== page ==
What does ‘eco’ even mean? An insider’s guide to spotting greenwashing

Whether you’re a citizen, consumer or investor, the ability to call out greenwashing is fast becoming a key life skill. Misleading or unsubstantiated claims about climate credentials can make it harder for people to make informed decisions. They can also undermine genuine efforts by companies to clean up their act and tackle the climate crisis.

The basic problem is a lack of clarity. Indeed, when it comes to spotting greenwashing, it can actually be more helpful to focus on the colour grey – because it’s the many grey areas that have helped make greenwashing so endemic. These grey areas might be around measurements, definitions, best practice, standards or regulations. Even the language we use is very imprecise, leaving lots of room for vagueness, obfuscation or outright deception. For instance, what do words such as “green”, “sustainable” and “eco” even mean?

These problems are increasingly important when it comes to the greenwashing of investment products, such as pensions and investment funds. In recent years, there has been a sharp rise in consumer demand for funds that invest according to environmental, social and governance criteria, often referred to as ESG funds. According to the financial data provider Morningstar, the value of assets held in UK funds that invest according to stringent environmental and social principles grew from £29bn at the beginning of 2017 to £71bn by the end of 2020.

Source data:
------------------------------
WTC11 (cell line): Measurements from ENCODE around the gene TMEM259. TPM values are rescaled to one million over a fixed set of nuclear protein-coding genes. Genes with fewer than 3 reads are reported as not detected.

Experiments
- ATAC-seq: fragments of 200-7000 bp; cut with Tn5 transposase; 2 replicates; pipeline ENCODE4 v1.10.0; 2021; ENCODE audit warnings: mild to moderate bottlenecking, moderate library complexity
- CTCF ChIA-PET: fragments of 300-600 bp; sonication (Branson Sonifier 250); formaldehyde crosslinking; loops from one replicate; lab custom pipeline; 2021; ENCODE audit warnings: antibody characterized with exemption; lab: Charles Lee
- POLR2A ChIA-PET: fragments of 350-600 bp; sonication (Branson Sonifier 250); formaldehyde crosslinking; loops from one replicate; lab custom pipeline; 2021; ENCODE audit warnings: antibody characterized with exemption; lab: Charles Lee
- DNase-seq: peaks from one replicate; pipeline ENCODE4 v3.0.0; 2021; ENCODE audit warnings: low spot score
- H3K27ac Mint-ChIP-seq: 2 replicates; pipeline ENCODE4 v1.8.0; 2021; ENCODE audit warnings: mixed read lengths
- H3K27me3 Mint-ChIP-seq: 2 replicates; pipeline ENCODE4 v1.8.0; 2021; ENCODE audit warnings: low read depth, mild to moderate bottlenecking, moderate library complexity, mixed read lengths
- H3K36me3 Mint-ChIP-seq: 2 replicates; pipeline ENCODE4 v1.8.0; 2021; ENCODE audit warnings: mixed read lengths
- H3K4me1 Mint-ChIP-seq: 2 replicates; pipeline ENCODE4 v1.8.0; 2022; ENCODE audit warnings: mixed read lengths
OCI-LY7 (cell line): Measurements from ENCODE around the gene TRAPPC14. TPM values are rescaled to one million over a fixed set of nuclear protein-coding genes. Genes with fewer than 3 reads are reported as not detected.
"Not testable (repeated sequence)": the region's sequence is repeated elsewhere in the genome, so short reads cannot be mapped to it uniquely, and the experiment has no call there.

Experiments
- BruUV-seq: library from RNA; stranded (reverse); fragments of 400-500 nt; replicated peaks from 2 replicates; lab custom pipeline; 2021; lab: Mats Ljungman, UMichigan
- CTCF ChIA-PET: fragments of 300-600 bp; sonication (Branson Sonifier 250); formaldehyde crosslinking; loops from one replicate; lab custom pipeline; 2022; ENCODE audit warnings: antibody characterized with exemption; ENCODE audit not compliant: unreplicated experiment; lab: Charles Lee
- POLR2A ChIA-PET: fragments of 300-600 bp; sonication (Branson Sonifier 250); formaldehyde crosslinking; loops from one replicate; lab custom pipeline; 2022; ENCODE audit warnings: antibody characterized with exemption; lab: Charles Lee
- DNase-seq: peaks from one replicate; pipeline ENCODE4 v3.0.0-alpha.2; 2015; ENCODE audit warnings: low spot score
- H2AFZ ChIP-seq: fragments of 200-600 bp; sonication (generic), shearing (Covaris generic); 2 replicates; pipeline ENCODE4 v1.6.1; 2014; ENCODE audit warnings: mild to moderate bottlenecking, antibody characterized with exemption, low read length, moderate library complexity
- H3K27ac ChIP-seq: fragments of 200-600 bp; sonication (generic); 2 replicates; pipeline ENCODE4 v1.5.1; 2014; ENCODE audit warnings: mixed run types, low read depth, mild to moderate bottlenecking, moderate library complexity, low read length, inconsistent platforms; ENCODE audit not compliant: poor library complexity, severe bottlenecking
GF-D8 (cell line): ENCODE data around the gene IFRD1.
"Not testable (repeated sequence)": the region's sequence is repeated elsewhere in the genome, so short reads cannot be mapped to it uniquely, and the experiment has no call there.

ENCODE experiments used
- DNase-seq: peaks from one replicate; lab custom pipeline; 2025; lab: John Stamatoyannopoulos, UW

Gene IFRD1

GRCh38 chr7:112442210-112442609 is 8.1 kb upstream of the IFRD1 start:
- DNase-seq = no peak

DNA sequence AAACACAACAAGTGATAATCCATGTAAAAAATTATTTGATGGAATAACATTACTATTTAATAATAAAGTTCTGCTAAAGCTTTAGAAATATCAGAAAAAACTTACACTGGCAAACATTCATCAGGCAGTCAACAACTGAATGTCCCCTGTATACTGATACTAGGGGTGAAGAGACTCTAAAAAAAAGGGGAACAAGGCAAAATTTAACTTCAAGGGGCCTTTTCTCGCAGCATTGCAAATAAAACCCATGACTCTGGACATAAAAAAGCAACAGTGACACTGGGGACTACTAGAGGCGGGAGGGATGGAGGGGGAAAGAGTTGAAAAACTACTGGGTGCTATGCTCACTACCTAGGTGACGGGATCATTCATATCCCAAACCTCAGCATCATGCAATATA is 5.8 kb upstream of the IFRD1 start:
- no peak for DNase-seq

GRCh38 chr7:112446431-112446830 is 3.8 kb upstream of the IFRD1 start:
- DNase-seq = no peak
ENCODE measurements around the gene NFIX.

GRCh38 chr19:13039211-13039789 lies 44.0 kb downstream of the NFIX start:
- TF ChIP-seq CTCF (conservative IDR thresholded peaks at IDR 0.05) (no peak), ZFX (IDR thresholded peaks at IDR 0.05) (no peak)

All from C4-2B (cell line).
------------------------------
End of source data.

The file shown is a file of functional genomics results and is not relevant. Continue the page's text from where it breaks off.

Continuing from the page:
With that much money at stake, misleading claims can effectively hamper the flow of money and resources into genuinely green initiatives and businesses – thwarting global efforts to tackle the climate emergency.

Part of the problem is the relative nascency of the responsible investment industry. “There have been a lot of new entrants into the market and a lot of innovation,” says Ashley Hamilton Claxton, head of Responsible Investment at Royal London Asset Management, part of the Royal London Group. “I describe it as the ‘teenage years’ of responsible investing, with a lot of experimentation and boundary testing, and a lot of people trying out new things.”

The name game